S71 Contributor Interviews: Robin Myers

RobinMyersWhat is it about the genre or cross-genre you write in that interests you/draws you in?

I don’t do much to push against the borders of genre as such. But poetry is an intrinsic shape-shifter, and I love this; I think it offers potentially infinite opportunities to find freedom within constraints, to forge complicities between what words say and how they say it. I’m especially interested in the mysteries of voice and register, about in shifts and tensions and fruitful contradictions: who is the “I” (visible or otherwise) in a poem? What does it trust? What does it want the reader to trust? What does it want, period? What is it willing to disclose and why?

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Pearl Aviary: An Interview with Rebecca Valley

Rebecca Valley Author PhotoREBECCA VALLEY is a poet and editor from Saint Albans, Vermont. She is the founder and editor-in-chief of Drizzle Review, a book review site with a focus on under-represented authors and books in translation, and serves as associate poetry editor at Fairy Tale Review. She currently lives in Northampton, MA, where she is an MFA candidate at the University of Massachusetts Amherst. Her first chapbook, The Bird Eaters (dancing girl press), was released in August 2017. Find her online at www.rebeccavalley.com.

JR: The Bird Eaters is a going away present of sorts, its publication shortly before you moved cross-country for your MFA. Likewise, we open with the giving of a gift,

This morning

the cat left a body on the porch.

It was a yellow songbird,

the size and shape of a fist. (“We Ate the Birds”)

How does the theme of exchange influence your collection?

RV: It definitely feels like a going-away present, though I didn’t think of it that way until you mentioned it, Jon — I spent my last few years in Washington working on these poems, and when I received the chapbooks in the mail at my new apartment in Massachusetts it was a bit like opening up a short-lived time capsule.

There are definitely a number of conversational and physical exchanges between myself and my cat in these poems, but on a less material level, I was thinking a lot about failed exchanges while I was writing this chapbook. “This Hunger” is a series of these kinds of failed exchanges, in my mind — the narrator coughs up a gift for her partner that he doesn’t appreciate, the partner responds in languages that the narrator can’t understand. I think there’s an extraordinary amount of pain in these moments, when the people we are closest to are incapable of understanding our intentions, or our needs, or our language, even.

I relied quite a bit on animal imagery, or distinctions between species to make that clear, I think — because what encapsulates a failed exchange more than a dead bird on the porch, a disgusted owner, and a proud cat? I find that when I’m trying to express an inability to be heard or understood, I often turn my narrators into animals. I suppose that’s an exchange too — of one body for another, hopefully better-fitting one.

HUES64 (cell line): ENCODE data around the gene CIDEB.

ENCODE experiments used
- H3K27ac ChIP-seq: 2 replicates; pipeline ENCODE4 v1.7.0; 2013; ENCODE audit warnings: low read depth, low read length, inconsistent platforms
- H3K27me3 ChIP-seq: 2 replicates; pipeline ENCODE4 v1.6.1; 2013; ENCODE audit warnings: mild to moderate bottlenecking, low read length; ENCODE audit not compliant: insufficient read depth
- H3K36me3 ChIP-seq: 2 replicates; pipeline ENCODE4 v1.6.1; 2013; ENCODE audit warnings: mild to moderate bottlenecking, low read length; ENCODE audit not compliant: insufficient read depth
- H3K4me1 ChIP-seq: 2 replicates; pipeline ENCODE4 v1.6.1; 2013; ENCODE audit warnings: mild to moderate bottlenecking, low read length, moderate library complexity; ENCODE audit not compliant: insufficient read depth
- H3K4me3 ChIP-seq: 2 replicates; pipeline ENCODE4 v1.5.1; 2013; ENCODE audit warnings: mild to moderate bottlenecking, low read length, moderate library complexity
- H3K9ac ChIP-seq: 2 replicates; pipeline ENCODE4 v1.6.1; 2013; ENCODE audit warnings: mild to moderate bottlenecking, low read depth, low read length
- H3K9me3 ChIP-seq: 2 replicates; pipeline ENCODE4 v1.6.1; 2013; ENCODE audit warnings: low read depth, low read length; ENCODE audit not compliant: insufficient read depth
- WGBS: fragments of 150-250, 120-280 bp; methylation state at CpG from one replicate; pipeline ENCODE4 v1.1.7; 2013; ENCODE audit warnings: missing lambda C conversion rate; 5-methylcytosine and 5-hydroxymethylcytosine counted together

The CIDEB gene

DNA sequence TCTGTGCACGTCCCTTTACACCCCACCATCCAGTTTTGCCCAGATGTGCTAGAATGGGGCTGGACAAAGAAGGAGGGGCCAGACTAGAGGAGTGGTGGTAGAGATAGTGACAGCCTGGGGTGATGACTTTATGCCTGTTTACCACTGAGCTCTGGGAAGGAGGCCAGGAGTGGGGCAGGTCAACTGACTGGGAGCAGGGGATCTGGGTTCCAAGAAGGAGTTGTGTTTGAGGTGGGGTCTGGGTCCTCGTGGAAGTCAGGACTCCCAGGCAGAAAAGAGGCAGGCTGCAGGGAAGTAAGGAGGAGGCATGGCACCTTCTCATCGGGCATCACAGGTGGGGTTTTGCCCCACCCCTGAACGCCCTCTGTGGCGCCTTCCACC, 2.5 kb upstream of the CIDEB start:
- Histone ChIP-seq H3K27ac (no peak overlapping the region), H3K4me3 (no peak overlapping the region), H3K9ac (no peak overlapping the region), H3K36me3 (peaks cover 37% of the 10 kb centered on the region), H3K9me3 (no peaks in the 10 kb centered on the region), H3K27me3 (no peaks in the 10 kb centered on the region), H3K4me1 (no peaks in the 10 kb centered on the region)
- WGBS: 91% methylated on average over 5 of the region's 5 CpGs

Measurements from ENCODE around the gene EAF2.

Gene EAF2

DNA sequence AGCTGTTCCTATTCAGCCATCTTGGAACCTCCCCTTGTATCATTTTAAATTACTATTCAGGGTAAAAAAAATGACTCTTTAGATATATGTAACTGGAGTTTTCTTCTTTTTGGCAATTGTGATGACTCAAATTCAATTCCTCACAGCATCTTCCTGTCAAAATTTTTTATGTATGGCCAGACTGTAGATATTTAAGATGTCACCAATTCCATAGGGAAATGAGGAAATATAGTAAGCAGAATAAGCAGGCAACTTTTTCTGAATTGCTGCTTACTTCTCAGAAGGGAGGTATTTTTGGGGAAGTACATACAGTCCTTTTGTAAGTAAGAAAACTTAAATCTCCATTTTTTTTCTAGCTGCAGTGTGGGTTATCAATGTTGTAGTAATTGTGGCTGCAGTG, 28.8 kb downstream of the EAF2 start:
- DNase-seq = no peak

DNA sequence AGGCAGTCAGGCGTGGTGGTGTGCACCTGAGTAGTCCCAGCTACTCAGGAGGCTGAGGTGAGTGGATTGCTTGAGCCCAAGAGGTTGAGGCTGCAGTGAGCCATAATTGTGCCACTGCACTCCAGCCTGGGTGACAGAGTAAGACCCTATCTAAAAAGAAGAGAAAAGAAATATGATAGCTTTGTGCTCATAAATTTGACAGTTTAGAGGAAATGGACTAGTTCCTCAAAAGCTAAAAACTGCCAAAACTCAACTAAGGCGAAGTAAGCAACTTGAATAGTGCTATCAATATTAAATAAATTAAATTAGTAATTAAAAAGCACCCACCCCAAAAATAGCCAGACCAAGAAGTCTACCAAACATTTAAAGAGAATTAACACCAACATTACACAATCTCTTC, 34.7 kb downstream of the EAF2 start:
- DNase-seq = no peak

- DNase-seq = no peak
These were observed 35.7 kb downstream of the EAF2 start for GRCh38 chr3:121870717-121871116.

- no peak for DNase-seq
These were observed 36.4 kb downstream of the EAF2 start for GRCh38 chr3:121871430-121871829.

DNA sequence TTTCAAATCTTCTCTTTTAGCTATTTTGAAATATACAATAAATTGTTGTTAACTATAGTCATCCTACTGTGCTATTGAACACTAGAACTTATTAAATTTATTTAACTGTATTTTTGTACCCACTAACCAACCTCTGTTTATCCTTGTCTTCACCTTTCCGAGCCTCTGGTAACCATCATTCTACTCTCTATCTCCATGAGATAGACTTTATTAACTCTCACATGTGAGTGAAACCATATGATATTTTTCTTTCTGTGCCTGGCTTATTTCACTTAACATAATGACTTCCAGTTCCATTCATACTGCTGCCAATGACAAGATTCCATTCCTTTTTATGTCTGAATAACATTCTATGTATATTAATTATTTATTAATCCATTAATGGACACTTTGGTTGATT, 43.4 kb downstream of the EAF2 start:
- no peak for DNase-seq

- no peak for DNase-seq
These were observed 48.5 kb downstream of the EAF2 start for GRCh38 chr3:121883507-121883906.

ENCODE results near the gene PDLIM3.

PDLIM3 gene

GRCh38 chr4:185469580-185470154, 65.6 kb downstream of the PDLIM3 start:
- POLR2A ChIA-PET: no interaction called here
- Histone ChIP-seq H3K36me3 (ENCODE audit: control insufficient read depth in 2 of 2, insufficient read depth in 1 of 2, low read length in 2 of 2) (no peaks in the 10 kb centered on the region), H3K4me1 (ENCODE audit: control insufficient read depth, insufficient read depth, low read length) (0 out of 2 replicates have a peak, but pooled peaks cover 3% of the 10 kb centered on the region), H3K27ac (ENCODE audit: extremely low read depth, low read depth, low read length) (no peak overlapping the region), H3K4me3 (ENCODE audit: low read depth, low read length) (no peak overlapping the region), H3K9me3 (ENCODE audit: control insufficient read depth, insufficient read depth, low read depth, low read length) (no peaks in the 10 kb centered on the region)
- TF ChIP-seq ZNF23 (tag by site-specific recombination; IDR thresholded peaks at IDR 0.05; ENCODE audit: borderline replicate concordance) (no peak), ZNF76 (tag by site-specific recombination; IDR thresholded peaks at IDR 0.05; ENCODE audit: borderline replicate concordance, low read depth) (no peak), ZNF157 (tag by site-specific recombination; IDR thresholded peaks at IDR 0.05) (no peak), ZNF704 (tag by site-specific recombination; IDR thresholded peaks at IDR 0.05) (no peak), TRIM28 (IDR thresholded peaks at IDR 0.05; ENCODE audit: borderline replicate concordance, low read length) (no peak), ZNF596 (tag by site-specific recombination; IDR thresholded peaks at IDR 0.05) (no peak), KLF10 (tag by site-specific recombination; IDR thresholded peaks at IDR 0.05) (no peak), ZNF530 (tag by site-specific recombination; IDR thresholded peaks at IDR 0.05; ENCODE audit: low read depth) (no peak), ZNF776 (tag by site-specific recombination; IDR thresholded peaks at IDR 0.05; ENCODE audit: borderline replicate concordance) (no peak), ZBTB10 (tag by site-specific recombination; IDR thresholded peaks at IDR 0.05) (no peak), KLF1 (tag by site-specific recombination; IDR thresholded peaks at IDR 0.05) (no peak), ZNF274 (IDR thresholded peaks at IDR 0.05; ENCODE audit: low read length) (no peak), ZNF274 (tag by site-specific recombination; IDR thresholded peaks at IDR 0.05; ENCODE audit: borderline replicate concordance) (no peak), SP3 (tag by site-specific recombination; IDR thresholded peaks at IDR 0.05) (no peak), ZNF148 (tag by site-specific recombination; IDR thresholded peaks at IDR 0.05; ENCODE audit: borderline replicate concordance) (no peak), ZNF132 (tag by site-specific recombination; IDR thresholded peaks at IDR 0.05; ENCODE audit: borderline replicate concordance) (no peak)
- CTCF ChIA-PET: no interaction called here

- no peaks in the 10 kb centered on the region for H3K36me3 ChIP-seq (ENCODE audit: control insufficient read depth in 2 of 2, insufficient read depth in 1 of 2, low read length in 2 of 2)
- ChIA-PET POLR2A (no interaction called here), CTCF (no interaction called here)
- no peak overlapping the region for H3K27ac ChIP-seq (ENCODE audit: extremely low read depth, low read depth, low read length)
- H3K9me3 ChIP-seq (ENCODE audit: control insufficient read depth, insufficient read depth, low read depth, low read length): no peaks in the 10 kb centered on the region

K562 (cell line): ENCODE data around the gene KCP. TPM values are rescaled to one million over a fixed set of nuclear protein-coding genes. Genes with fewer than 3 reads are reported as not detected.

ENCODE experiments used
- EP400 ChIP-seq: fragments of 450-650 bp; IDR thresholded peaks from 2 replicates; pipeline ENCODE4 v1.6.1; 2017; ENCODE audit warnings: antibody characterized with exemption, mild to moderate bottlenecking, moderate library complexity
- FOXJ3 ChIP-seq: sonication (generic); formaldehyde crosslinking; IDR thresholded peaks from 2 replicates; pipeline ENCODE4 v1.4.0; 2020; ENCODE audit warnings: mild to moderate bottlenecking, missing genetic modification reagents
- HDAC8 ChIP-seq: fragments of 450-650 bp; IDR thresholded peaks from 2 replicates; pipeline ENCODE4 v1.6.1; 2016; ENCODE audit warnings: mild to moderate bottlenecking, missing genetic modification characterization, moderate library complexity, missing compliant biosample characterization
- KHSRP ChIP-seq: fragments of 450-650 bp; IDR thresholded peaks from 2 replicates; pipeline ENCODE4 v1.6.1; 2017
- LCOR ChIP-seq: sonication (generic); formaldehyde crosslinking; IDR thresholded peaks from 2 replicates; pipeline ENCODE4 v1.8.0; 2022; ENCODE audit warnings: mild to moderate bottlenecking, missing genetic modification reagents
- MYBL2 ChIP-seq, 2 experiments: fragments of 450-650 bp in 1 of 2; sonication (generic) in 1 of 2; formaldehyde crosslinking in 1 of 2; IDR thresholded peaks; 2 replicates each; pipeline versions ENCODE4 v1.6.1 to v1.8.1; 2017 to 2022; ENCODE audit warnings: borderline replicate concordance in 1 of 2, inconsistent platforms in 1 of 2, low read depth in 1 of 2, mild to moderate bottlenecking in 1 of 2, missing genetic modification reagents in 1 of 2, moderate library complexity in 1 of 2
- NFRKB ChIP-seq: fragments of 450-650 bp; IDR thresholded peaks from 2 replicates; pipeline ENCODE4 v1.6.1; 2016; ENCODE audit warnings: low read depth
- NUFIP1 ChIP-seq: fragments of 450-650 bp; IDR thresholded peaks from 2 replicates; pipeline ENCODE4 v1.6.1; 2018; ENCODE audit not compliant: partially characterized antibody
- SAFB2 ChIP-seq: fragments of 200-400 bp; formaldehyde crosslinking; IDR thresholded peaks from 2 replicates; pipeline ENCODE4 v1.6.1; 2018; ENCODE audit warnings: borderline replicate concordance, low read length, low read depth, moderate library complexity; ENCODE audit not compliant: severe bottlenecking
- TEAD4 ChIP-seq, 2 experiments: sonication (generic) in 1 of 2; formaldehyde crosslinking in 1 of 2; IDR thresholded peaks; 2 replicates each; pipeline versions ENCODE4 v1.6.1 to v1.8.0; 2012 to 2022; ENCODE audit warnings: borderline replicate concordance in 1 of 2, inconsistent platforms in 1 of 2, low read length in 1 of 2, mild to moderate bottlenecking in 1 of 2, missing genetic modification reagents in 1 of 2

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S71 Contributor Interviews: Mario J. Gonzales

Mario_Gonzales_Anthropology[1]bw (1)What interests you/draws you in?

The story Chisme concerns a few people I knew in Parlier, the town in California I’m from. A man who lived in a rundown building next door and went out each morning in search of cans. The town itself is predominantly 99.9 percent Latino and so I choose to write about people I know within the context of culture and economics. Which are what interests me being a cultural anthropologist by training.

How does this published piece fit in with the larger thematic concerns that you see in your overall work?

As I mentioned above, I am interested in class and culture. In a sense, the story and many things I write are ruminations about people caught within the limits of their social circumstances and their voice, their behaviors are cultural creations. It is their weapon, their power, that which orders the world that may feel is out of control for them. Or a world that one must struggle daily to just survive.

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S71 Contributor Interviews: Kevin McLellan  

photoWhat is it about the genre or cross-genre you write in that interests you/draws you in?

I am turned on by enjambment and consequently the subtext it creates (especially when the subtext challenges the meaning of its respective sentences) and poetic forms that allow for multiple readings and/or different experiences with reading.

How does this published piece fit in with the larger thematic concerns that you see in your overall work?

These quadratic experiments (“Terra Cotta” and  “Without Curtains”) address the condition of not being considered (seen/heard/understood), a perpetual trigger that I find myself up against, yet the form insists on finding meaning through separation.

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